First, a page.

All being well you will get a most amazing program running and doing all kinds of strange tests. Leave the thing run for an hour or so, by then you might be able to understand what it is doing, (I watched it for a week and still can't understand) you will notice there is a fault reporting area and that it actually shows "absolutely" no problems whatsoever. This being true memory is good. If even one problem shows you will have to try to determine which stick it is and all that kind of stuff by physically removing and trying different ideas and sticks. If you are a genius and can understand all the garbage on screen in this test (assuming there is a problem) it is quite simple to actually see which stick of memory might have a problem and which location on that stick is actually causing the problem.
So see how you with that lot of rubbish.
Having determined that voltage, temperature and memory is good, we now enter the padded cell for a rest. (LOL)
Cheers, qldit.
 
Joined
Aug 21, 2004
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on this rig, i had random restarts all the time, often getting the same stop-error as you. tried everything - heat, video, HD...turned out to be the memory - i jacked my roommate's and used it in mine and everything worked perfectly. try docking completely different memory and see if that stops it. If it does, then insert your's along with it one stick at a time, see what one's causing problems.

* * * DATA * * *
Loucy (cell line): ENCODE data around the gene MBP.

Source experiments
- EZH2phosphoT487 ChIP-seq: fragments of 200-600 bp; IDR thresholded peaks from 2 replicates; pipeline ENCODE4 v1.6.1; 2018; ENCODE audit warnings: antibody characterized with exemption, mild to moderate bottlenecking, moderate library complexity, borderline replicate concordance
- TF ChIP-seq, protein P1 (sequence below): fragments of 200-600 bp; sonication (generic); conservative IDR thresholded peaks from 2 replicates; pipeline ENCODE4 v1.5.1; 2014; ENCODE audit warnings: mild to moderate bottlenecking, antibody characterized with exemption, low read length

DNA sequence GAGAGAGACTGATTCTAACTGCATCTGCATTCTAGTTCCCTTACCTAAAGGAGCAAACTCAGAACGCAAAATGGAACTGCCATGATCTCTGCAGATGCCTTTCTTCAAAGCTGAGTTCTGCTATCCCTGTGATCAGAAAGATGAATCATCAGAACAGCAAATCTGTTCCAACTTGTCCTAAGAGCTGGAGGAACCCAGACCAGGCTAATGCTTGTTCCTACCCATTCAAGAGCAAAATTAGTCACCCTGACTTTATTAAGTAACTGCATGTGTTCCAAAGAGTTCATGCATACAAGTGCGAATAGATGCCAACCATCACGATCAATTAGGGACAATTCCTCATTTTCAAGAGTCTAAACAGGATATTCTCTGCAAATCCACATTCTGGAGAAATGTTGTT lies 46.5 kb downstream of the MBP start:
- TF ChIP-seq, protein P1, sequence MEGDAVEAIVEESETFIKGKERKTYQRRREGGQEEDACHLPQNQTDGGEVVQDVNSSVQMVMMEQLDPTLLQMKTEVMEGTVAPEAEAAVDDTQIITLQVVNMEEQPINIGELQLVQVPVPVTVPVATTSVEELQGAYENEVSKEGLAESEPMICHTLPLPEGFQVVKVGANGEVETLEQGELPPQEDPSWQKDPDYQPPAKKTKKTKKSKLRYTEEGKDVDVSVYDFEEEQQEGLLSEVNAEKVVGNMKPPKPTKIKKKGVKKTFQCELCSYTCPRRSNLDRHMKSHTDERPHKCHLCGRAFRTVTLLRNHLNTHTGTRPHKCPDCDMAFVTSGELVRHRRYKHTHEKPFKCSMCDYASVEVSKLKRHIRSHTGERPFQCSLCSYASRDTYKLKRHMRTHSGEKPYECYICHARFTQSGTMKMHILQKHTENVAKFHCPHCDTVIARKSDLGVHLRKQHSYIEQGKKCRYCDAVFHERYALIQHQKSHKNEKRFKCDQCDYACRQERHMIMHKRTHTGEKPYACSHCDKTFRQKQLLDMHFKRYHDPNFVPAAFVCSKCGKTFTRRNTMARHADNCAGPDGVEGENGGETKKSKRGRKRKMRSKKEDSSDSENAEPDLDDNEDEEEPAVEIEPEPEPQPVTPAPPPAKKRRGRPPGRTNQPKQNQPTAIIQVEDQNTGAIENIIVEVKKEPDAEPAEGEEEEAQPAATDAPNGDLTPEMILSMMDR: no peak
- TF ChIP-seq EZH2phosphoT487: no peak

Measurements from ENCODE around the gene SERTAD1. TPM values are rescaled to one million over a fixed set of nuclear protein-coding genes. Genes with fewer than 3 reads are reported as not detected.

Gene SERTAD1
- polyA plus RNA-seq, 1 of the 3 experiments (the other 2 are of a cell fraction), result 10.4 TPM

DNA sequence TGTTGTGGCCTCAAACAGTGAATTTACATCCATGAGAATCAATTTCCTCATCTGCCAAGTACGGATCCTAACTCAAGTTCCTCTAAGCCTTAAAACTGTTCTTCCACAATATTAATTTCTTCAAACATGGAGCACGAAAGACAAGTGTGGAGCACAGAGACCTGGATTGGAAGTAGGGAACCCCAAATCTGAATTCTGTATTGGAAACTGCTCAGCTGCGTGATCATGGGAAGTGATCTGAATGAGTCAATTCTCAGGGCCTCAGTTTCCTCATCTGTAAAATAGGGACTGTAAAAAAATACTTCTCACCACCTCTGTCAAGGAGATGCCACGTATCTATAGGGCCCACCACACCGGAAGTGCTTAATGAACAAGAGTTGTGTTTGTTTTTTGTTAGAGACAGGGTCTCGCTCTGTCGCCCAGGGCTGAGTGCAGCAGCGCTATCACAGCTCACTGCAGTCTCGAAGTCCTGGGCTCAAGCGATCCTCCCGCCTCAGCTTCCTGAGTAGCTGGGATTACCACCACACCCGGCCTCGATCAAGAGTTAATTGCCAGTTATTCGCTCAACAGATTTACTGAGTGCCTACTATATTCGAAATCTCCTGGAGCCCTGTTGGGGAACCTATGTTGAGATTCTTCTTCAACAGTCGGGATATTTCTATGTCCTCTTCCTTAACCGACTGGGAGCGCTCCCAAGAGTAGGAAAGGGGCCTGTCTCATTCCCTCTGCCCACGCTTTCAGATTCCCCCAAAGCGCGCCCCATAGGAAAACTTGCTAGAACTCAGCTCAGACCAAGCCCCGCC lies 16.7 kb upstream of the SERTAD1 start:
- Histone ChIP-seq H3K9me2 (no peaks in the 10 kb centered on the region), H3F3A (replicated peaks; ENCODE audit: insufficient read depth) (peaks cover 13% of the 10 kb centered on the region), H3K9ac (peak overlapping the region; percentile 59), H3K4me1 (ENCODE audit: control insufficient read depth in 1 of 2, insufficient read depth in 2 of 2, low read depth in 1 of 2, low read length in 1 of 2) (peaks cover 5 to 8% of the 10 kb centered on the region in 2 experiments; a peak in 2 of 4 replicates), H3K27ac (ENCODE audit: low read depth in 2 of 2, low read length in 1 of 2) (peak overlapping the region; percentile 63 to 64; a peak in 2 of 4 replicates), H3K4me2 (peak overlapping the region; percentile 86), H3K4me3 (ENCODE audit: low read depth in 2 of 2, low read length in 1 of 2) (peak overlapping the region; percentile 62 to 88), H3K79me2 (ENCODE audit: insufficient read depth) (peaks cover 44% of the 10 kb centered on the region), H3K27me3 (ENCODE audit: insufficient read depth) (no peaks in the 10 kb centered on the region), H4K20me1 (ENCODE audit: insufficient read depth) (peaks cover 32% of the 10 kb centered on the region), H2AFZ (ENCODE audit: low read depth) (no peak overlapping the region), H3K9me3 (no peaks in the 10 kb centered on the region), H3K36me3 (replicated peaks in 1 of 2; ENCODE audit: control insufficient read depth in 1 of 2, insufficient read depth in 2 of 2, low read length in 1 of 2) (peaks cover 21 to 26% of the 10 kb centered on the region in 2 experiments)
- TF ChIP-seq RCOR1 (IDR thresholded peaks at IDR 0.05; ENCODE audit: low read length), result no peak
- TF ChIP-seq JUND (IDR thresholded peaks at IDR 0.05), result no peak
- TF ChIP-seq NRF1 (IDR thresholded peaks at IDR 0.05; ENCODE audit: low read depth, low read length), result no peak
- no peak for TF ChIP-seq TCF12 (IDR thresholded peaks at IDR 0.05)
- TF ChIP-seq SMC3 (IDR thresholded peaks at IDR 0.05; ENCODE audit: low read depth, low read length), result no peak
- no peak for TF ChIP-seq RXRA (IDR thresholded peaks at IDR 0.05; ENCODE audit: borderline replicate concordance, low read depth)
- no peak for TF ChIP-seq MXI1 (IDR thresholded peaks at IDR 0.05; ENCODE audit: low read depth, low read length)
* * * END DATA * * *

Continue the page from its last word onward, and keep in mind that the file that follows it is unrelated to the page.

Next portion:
you can also download a program like MemTest (http://downloads.guru3d.com/download.php?det=964) to check your memory out.
 
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I have also seen this a few times where what it turned out to be was that the ram didn't all match correctly. Make sure it is all the same type of RAM, same latency, and is all bufferes or unbuffered, as long as it matches.
 
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If you've got 4 sticks, maybe you didn't buy them all at once?

If so, it could easily be the parity of the RAM, a faulty chip or just a belligerent stick.

Follow everyone’s advice and run memtest from a boot. One option’s UBCD (ultimate bootable CD) which has that plus 1000 other amazing things on it.

Even if it’s clean and the voltage reads close enough to 5v, try changing (and this sounds stupid, I know) the order of your ram sticks.

A difference in less than 0.01v will be enough for a BSOD, and if it’s, say, chip 4 on stick 1 then that will alter the voltage flowing to the other chips. It’s just guesswork really, and experimenting.

If all that fails, eliminate the RAM by borrowing (if you have friends with DDR333) ram for a few days and see if it stops. If so, buy new RAM – all the same.